FOLLOWUP: Alki Point Keep Moving (Stay Healthy) Street still technically ‘temporary’

(Tuesday photo, 64th/Alki)

When SDOT announced a survey last week featuring three design concepts for the Alki Point Keep Moving (Stay Healthy) Street‘s future, it sounded a lot to us like the street’s closed-to-through-traffic status had been made permanent. Not so, says SDOT spokesperson Ethan Bergerson: “We were not intending to indicate a change in overall project status. As you noted in your story, the language in our new survey is very similar to what we’ve said in the past, and we are also continuing to label the Keep Moving Street as a temporary closure in the project map on the front page of the survey. We are still working to secure funding for designing and building permanent changes on the street based on community input. In the meantime, Alki Point will remain a Keep Moving Street in its current form until spring 2022 or until we secure funding for permanent changes on the street.” He added, “At this point, we’re just exploring these concepts and it’s possible that the feedback we receive could lead us to explore new ways to combine popular attributes from each concept, or to reconsider if there is a strong trend of people saying that they don’t like any of the concepts.” If you have an opinion one way or another and haven’t replied to the survey, go here.

50 Replies to "FOLLOWUP: Alki Point Keep Moving (Stay Healthy) Street still technically 'temporary'"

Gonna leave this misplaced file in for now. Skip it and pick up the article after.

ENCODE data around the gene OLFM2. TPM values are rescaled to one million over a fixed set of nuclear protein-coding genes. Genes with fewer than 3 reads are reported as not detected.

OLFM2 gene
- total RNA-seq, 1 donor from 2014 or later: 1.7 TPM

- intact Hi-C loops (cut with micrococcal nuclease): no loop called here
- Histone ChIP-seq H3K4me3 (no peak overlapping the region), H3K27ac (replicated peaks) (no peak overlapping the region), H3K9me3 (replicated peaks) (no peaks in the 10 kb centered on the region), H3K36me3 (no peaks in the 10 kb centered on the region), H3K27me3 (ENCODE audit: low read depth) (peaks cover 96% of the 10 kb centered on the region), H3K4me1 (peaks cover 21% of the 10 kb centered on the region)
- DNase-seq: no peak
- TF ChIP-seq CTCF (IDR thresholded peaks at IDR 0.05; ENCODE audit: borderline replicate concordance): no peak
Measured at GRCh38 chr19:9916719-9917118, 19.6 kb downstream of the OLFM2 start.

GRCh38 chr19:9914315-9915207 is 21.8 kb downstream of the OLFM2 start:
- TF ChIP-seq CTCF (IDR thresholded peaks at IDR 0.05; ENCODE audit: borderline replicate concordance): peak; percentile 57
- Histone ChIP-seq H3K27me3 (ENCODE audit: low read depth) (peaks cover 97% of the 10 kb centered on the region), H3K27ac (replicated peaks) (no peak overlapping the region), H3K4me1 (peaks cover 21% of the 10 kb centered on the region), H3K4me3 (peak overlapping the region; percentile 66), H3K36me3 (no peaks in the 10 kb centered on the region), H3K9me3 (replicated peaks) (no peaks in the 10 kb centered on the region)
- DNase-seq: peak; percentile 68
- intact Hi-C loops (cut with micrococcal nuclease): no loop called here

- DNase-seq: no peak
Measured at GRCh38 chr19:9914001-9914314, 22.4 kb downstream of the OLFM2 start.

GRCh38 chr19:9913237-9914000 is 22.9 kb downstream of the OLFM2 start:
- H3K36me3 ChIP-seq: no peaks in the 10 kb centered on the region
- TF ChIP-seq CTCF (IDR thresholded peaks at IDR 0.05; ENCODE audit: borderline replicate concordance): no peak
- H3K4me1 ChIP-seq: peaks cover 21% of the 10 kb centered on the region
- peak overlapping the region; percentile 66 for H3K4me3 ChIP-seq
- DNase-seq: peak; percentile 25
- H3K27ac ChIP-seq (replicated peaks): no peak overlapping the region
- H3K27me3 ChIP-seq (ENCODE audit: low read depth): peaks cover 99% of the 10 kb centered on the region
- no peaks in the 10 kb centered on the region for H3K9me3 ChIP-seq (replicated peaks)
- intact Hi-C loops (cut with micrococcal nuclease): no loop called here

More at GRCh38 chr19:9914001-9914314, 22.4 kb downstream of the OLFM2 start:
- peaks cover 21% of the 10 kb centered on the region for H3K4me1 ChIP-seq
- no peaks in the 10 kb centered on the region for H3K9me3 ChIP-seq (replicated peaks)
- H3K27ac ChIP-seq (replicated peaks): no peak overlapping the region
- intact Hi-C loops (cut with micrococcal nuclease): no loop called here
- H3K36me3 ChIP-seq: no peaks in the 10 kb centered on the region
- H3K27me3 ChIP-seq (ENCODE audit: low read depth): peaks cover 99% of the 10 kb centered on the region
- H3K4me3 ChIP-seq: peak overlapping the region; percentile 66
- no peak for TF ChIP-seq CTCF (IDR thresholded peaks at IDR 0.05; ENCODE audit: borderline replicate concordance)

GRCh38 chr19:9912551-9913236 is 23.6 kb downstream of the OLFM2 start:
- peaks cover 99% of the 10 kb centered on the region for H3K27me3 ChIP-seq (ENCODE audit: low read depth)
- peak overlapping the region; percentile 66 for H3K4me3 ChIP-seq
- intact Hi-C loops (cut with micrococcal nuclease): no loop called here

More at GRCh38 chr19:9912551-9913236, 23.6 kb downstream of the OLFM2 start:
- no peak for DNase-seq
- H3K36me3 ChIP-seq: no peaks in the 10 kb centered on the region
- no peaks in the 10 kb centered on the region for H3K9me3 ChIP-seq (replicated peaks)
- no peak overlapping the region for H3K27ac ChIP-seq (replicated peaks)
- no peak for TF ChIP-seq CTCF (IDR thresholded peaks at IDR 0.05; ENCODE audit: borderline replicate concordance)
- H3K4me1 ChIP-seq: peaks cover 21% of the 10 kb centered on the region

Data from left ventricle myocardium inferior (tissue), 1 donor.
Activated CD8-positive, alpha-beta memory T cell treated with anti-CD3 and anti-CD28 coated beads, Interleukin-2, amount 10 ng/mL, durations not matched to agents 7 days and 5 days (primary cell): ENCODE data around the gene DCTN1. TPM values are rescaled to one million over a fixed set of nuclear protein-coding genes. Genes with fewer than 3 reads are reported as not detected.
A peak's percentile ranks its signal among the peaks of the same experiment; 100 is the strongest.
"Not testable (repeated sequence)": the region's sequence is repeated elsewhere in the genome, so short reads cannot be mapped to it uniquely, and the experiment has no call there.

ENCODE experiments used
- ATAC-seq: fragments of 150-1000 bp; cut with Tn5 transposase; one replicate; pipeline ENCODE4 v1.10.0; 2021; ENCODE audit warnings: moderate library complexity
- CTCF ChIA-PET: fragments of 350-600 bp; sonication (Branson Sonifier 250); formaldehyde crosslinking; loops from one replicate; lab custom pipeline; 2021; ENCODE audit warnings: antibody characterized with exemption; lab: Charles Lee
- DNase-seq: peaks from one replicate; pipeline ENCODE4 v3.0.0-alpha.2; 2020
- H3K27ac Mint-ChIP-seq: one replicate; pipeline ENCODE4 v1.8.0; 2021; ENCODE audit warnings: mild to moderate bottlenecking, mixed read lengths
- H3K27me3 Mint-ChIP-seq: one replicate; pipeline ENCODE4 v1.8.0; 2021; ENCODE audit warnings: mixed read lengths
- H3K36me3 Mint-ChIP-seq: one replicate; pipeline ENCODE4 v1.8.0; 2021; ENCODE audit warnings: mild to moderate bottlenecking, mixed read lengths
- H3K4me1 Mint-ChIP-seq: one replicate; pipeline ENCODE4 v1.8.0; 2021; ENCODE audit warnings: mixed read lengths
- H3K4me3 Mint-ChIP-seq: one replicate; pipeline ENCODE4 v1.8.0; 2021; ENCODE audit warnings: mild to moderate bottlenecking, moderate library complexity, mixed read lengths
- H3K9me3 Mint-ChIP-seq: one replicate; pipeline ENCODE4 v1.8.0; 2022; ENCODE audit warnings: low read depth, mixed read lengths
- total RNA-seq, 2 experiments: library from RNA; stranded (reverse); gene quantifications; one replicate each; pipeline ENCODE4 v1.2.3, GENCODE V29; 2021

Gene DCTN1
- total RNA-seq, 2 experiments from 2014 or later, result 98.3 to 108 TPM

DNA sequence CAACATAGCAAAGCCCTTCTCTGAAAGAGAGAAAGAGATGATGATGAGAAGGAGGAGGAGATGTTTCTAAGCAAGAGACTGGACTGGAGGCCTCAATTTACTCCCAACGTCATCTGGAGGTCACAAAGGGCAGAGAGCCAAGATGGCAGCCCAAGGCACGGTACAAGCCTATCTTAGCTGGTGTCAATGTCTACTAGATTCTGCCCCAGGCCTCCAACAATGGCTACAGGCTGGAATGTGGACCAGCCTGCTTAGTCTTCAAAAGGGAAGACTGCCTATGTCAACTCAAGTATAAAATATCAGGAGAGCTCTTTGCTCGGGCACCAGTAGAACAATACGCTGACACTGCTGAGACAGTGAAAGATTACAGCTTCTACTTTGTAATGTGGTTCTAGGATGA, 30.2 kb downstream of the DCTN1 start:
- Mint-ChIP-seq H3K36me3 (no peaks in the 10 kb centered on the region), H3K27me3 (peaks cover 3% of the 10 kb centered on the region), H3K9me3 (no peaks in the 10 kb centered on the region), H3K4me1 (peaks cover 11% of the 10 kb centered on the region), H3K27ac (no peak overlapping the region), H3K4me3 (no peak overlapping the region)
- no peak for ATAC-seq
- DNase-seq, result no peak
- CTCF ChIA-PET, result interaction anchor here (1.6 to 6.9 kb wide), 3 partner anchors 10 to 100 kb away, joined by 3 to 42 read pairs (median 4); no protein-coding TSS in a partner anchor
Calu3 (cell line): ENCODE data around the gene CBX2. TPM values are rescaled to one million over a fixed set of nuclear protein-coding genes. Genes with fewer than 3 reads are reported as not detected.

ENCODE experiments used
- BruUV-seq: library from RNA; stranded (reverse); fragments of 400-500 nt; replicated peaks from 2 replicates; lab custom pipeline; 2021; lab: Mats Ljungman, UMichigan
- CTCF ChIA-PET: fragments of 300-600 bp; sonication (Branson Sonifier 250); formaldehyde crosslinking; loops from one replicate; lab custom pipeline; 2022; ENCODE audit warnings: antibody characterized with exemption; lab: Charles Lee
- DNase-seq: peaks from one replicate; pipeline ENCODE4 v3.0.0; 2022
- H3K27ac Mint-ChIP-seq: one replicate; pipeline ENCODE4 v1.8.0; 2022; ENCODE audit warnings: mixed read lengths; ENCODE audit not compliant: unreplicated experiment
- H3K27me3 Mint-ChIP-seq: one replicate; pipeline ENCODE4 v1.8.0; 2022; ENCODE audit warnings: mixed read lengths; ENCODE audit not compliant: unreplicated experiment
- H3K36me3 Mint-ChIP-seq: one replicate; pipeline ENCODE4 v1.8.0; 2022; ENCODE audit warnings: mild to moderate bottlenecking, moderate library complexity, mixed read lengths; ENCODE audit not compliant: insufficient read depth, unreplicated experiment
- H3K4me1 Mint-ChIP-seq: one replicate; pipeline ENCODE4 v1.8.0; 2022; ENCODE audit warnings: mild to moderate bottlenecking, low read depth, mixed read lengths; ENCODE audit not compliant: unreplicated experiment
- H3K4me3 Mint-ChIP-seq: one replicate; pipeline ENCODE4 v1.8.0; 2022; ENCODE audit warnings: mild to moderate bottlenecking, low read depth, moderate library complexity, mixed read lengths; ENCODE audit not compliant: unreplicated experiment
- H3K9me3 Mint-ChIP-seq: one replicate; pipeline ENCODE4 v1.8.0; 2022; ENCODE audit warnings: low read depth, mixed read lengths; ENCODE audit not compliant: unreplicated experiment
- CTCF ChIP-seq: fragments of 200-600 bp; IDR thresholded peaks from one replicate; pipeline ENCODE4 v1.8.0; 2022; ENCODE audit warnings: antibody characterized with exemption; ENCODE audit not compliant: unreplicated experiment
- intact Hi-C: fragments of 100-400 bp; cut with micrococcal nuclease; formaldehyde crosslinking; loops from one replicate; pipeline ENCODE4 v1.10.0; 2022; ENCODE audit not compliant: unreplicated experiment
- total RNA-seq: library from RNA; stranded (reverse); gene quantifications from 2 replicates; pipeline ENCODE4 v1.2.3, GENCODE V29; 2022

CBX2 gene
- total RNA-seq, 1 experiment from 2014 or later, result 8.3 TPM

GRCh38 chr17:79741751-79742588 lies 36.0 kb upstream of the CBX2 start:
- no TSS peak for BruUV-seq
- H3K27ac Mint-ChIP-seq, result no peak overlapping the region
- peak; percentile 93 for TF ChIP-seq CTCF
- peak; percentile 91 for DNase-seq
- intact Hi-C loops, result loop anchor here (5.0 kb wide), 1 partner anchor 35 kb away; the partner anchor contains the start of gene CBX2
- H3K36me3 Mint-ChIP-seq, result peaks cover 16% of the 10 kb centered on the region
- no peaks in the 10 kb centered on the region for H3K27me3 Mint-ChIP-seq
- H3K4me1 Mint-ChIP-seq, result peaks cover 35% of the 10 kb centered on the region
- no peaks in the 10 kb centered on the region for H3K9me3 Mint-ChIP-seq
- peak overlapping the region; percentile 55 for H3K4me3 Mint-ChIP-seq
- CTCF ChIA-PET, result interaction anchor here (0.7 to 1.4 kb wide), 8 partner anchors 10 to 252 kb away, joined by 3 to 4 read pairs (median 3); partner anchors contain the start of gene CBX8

• Brian September 8, 2021 (5:00 pm)

    These streets are one of the DUMBEST ideas of the defunct City of Seattle and namely Mayor Durkan. Streets are meant for cars, and parks are made for non-vehicle activities. The voter should have had a say in this senseless pet project.  Of the many 20+ miles of these streets, nobody is ever found “playing” in them. Most are in areas in which houses have this thing called a yard. Hopefully this whole project is overturned. Too bad millions in taxpayer dollars were already spent. #NewCityCouncil

    • Elle September 10, 2021 (10:10 am)

      Not true! Pedestrians and kids have been enjoying the street so much more, there is zero need for cars to drive around that street, the less cars the better!

  • Blbl September 8, 2021 (5:03 pm)

    Right out of Trump’s playbook. Just call everything “temporary” and you haven’t done anything wrong because you haven’t done anything at all.